~ J. I. Packer
Fundamentalism and the Word of God, p.69

Sunday, April 29, 2012

Though Impeccable, the Incarnate God Worked Hard to Remain Sinless

"... but we have one who has been tempted in every way, just as we are--yet was without sin." (Hebrews 4:15, NIV 1984 )

"... though Jesus did not sin, we must not infer that life was easy for him. His sinlessness was, at least in part, an earned sinlessness as he gained victory after victory in the constant battle with temptation that life in this world entails."
 ~Leon Morris Hebrews to Revelation (EBC Vol.12)

Monday, April 16, 2012

An apologist should not be a lousy exegete

"The first skill that an apologist should seek to be developing is not that of a philosopher but that of an exegete"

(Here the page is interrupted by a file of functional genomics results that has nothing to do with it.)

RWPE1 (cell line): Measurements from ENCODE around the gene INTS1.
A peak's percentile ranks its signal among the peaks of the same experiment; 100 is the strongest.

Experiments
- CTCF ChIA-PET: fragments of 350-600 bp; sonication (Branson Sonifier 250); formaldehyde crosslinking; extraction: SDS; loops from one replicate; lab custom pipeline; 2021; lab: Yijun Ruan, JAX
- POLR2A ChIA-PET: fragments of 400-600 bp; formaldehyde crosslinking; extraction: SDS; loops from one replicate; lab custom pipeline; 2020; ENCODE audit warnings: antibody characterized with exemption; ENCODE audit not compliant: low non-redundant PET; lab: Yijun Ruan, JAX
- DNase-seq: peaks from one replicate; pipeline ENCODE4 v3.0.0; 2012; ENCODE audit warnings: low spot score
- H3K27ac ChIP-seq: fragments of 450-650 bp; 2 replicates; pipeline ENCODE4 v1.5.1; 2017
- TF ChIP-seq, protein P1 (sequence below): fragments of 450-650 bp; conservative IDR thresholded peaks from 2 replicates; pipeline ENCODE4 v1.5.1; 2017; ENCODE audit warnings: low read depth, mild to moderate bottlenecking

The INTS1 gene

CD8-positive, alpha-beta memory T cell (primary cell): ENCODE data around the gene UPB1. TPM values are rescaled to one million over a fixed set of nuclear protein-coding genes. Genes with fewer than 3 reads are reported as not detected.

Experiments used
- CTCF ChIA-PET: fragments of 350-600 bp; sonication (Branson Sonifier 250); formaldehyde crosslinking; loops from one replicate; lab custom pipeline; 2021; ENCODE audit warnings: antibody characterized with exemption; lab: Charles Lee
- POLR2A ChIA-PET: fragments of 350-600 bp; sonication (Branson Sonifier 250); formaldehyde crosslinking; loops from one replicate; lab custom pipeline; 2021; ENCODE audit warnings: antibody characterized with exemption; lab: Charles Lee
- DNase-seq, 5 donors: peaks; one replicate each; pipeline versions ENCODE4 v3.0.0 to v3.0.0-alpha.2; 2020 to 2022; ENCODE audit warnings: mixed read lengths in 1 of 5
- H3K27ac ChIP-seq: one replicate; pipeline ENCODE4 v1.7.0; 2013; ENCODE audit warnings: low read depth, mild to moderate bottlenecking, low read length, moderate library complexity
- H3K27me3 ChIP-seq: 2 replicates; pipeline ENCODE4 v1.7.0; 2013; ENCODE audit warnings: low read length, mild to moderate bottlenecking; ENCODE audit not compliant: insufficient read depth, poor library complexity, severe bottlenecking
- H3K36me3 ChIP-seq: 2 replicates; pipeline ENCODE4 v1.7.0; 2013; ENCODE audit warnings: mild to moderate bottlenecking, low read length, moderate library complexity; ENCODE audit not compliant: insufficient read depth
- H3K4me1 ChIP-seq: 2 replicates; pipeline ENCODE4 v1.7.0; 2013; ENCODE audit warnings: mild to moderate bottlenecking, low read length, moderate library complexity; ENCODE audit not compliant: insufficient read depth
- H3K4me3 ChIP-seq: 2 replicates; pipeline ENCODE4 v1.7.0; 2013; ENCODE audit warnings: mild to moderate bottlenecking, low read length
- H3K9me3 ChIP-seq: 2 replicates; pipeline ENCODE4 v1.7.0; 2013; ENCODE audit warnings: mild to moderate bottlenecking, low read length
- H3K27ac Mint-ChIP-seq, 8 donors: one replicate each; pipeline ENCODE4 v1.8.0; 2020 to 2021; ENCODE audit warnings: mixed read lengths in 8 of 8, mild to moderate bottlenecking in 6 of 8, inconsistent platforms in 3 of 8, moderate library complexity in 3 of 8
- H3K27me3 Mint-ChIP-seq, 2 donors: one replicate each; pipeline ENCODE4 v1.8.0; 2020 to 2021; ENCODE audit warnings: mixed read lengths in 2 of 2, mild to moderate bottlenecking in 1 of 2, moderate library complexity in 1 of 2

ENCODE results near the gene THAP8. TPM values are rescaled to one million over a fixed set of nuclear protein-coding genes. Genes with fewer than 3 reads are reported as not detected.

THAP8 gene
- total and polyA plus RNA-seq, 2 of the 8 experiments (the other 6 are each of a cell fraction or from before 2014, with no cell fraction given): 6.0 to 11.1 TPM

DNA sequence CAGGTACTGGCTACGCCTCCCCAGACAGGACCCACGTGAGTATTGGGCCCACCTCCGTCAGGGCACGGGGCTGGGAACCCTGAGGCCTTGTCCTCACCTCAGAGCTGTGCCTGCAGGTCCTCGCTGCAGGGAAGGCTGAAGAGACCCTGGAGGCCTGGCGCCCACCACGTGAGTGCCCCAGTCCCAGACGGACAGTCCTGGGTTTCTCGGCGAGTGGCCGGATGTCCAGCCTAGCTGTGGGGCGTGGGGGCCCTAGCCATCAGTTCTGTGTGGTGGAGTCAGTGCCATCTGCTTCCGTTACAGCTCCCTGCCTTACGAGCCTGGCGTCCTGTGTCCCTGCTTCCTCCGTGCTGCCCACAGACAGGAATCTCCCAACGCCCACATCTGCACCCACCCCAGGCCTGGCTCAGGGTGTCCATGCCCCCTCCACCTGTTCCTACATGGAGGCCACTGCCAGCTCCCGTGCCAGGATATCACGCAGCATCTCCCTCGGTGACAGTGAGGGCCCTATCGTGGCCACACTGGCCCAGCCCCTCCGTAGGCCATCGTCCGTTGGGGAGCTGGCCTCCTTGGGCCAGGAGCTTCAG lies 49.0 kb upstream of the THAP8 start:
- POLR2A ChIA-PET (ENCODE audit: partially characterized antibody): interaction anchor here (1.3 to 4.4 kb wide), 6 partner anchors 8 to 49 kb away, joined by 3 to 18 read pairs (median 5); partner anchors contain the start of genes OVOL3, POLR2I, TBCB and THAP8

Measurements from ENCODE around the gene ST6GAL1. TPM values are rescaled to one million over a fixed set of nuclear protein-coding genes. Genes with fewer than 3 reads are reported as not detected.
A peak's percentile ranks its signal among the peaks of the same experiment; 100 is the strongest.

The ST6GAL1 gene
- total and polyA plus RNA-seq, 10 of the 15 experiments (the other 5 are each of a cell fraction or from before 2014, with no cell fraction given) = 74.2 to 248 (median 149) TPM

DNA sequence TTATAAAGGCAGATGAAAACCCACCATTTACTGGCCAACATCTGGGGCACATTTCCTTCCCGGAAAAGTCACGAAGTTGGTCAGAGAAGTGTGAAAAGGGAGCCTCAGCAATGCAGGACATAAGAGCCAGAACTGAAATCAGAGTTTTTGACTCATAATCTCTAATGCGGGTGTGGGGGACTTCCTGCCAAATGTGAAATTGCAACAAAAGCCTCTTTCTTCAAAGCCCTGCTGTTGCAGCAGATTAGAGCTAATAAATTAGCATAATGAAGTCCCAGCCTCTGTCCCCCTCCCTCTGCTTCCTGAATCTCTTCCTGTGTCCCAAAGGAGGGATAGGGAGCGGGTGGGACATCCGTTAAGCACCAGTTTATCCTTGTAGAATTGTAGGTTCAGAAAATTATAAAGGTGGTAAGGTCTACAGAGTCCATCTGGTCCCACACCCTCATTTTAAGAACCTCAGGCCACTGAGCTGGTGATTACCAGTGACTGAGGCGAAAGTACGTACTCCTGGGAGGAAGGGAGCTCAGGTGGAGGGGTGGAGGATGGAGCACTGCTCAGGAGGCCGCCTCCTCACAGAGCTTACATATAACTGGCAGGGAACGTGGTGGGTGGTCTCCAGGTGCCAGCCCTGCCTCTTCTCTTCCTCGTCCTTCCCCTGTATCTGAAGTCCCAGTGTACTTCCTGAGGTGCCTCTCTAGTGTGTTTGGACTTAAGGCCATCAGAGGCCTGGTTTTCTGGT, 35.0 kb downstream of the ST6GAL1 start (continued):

~James R. White

Saturday, April 7, 2012

Genesis 9:3-- a verse for animal rights advocates

"Everything that lives and moves will be food for you. Just as I gave you the green plants, I now give you everything."


Sunday, January 1, 2012

New Year's Resolutions Must Be Built Upon Biblical Convictions

"True biblical conviction is always lived out. Conviction that is not lived, that does not rule my everyday life, is not really conviction. if my heart knows, understands, acknowledges and has submitted to what is right, it will difinitely show in the decision I make daily."

"A person who does not have biblical convictions does not have an internal restraint system. This person will do right when under a watchful eye, or when under external pressure. However, when these external motivators are removed, this person will behave very differently."

Paul David Tripp
Age of Opportunity, p.133